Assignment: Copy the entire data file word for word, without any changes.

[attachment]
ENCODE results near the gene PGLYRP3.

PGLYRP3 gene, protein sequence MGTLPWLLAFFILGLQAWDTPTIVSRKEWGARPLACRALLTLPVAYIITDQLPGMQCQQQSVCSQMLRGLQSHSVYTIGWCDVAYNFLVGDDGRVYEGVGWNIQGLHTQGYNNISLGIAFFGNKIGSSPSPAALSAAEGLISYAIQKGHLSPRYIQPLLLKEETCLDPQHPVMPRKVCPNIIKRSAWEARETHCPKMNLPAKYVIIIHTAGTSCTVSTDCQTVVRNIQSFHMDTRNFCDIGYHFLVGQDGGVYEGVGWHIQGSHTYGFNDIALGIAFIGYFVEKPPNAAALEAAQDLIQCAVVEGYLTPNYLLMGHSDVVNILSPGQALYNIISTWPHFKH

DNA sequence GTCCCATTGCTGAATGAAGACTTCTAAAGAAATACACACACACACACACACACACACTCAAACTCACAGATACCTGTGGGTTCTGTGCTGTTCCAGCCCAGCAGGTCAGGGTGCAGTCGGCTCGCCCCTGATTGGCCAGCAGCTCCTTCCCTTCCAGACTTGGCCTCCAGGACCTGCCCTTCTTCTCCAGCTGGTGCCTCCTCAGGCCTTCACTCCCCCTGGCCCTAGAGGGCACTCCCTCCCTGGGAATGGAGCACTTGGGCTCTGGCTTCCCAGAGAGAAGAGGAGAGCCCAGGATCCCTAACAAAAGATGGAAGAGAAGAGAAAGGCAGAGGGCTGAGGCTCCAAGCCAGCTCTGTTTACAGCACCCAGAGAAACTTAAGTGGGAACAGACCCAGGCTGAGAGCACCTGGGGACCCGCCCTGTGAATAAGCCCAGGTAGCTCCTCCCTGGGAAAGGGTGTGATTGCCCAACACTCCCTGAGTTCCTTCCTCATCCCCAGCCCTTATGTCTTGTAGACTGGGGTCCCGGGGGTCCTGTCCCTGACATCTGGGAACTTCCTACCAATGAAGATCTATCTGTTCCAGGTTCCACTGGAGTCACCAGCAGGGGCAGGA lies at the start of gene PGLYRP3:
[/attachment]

ENCODE results near the gene PGLYRP3.

PGLYRP3 gene, protein sequence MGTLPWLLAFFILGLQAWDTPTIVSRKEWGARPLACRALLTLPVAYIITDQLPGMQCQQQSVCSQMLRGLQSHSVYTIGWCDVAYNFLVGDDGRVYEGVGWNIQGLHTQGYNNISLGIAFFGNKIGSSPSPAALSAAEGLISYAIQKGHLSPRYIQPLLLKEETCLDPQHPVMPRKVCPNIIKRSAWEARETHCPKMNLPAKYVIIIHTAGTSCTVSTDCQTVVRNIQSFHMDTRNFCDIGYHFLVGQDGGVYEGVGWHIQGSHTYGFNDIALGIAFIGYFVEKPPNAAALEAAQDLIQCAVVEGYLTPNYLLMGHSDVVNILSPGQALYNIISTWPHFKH

DNA sequence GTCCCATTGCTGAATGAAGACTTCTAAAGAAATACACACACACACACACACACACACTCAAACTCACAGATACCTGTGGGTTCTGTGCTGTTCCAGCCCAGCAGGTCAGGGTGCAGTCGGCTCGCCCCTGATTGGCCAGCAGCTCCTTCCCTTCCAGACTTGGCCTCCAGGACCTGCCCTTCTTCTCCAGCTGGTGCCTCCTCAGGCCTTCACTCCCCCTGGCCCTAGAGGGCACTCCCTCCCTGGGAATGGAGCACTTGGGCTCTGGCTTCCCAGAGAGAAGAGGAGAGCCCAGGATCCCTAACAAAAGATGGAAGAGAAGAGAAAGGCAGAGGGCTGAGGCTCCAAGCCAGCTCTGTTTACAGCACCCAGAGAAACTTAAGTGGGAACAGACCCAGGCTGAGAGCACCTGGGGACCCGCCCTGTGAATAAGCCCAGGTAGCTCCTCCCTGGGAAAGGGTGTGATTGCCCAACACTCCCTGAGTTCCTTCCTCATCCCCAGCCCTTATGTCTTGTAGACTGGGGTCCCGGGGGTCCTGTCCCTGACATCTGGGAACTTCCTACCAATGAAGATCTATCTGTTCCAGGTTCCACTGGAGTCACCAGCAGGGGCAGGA lies at the start of gene PGLYRP3: